Enteroliths in a Kock continent ileostomy: case report and review of the literature

Moattar, Hadi, Begun, Jakob and Florin, Timothy (2015) Enteroliths in a Kock continent ileostomy: case report and review of the literature. Endoscopy, 47 S 01: E200-E201. doi:10.1055/s-0034-1391302

Author Moattar, Hadi
Begun, Jakob
Florin, Timothy
Title Enteroliths in a Kock continent ileostomy: case report and review of the literature
Journal name Endoscopy   Check publisher's open access policy
ISSN 1438-8812
Publication date 2015-01-01
Sub-type Article (original research)
DOI 10.1055/s-0034-1391302
Open Access Status Not Open Access
Volume 47
Issue S 01
Start page E200
End page E201
Total pages 2
Place of publication Stuttgart, Germany
Publisher Georg Thieme Verlag
Language eng
Abstract The Kock continent ileostomy (KCI) was designed by Nik Kock, who used an intussuscepted ileostomy loop to create a nipple valve ([Fig. 1]) that would not leak and would allow ileal effluent to be evacuated with a catheter [1]. Enterolith formation is a rarely reported long-term complication of KCI that can lead to disabling symptoms mandating treatment [2] [3] [4]. Zoom ImageZoom Image Fig. 1 Schematic representation of a Kock continent ileostomy. We report the case of a 65-year-old woman who underwent total proctocolectomy and subsequent construction of a KCI when she was 31 years of age. The procedure was done to treat ulcerative pancolitis complicated by colon cancer. She had a well-functioning KCI that she had catheterized daily for 34 years before she presented with intermittent abdominal pain and occasional bleeding from the stoma, and she reported having difficulty catheterizing her ileostomy. Computed tomography and ileoscopy demonstrated three oval enteroliths in the pouch and a lipoma in the efferent loop of the KCI ([Fig. 2]). The patient’s symptoms decreased after resection of the lipoma with a snare cautery. However, similar symptoms recurred 2 years later. A second ileoscopy showed a narrowed efferent loop that was dilated by insertion of the colonoscope, with successful relief of her symptoms. Chemical analysis of one of the retrieved enteroliths revealed calcium oxalate crystals. Five cases have previously been noted in the literature ([Table 1]).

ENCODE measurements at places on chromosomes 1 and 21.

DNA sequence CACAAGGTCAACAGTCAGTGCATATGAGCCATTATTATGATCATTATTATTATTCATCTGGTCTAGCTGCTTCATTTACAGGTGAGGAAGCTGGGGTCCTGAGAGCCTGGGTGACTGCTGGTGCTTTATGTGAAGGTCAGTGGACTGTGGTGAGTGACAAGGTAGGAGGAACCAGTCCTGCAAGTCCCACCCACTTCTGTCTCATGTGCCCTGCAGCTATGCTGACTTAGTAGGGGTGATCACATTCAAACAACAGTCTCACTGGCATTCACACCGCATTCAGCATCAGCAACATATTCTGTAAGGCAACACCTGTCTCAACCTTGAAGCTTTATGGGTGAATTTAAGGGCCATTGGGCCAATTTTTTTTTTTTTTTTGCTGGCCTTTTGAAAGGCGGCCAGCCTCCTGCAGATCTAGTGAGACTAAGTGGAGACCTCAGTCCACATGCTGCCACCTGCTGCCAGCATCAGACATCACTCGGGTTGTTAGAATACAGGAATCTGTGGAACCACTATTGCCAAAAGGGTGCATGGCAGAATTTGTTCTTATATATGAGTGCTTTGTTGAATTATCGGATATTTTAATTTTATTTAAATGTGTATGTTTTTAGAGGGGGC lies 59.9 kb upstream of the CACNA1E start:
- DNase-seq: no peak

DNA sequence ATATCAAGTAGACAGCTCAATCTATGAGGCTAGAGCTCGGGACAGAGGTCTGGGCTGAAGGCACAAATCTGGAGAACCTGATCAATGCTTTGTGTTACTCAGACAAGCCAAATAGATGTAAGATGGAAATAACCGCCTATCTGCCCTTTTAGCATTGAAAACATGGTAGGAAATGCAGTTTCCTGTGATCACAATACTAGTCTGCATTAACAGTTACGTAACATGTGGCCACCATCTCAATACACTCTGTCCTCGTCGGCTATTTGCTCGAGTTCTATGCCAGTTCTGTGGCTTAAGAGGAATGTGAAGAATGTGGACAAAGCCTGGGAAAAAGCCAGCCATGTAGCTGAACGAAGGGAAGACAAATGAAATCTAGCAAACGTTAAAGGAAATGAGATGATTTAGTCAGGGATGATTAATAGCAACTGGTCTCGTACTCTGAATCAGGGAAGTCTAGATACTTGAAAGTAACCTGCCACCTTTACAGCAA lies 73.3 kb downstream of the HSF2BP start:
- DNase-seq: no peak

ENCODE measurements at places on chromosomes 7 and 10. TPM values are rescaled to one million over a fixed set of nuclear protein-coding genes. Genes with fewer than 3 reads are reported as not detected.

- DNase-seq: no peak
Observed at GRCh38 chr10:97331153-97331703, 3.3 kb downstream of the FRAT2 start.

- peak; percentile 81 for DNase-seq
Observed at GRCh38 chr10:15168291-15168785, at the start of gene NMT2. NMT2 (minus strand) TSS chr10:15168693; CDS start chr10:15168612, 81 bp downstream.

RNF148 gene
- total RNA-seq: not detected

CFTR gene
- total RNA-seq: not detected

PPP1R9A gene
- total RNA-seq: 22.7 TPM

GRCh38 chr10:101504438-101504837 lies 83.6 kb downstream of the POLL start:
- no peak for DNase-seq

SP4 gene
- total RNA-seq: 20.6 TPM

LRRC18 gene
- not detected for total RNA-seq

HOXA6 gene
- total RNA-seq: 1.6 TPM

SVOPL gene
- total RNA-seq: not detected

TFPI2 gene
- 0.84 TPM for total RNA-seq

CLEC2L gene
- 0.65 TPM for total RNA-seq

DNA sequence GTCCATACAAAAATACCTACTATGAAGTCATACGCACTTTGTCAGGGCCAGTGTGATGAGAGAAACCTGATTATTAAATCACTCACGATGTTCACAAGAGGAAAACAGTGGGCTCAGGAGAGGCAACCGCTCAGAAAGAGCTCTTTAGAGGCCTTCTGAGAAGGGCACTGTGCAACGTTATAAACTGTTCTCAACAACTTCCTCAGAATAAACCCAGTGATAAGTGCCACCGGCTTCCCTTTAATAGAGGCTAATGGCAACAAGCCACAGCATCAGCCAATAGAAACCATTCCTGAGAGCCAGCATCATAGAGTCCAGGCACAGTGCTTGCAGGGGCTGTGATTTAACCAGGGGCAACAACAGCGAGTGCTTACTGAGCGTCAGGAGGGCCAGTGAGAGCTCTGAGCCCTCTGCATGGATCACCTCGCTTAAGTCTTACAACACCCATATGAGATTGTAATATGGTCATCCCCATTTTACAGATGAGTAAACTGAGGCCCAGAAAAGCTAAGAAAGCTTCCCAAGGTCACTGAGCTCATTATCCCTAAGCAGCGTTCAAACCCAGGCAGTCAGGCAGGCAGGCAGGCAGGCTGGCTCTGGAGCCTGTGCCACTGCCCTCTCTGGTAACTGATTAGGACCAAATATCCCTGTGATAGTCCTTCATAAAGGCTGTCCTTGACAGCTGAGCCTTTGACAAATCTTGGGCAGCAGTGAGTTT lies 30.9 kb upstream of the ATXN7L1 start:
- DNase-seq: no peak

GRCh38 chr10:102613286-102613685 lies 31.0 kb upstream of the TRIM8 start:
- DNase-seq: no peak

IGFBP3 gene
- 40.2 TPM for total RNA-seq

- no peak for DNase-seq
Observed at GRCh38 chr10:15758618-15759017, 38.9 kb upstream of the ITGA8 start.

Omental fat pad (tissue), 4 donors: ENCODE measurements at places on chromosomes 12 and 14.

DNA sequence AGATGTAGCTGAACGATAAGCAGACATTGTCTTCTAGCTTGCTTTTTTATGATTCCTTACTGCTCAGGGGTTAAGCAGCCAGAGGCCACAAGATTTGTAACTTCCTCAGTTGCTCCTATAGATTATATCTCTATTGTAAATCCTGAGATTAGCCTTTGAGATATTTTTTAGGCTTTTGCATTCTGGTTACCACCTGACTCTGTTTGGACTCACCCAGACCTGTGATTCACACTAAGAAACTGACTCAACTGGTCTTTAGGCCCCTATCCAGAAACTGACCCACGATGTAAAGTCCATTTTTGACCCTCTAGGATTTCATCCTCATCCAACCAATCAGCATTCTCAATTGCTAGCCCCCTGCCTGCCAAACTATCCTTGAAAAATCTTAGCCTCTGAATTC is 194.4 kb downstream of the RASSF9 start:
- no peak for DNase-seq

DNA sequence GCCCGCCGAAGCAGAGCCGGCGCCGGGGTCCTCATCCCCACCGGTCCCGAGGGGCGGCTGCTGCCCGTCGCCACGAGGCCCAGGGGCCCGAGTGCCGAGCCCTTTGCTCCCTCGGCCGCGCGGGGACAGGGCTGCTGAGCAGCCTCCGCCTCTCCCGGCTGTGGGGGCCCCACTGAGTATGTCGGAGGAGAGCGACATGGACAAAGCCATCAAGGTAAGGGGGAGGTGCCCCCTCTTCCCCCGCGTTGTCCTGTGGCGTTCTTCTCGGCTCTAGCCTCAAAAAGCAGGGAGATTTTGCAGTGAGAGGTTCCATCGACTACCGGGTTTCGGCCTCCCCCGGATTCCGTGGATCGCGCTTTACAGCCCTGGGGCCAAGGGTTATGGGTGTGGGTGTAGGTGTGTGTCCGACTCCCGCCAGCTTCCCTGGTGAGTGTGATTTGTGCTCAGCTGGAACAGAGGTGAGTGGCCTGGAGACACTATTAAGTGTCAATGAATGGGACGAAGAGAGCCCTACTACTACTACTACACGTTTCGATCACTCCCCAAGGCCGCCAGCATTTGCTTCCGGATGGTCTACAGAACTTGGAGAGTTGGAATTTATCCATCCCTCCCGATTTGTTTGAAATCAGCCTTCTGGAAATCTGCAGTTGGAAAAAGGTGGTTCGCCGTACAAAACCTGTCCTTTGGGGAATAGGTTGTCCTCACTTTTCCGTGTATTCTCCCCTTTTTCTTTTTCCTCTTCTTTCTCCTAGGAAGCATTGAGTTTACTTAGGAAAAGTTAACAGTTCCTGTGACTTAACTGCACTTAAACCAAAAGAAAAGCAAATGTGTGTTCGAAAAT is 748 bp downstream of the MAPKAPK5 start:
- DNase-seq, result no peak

Q-Index Code CX
Q-Index Status Provisional Code
Institutional Status UQ

Document type: Journal Article
Sub-type: Article (original research)
Collections: Mater Research Institute-UQ (MRI-UQ)
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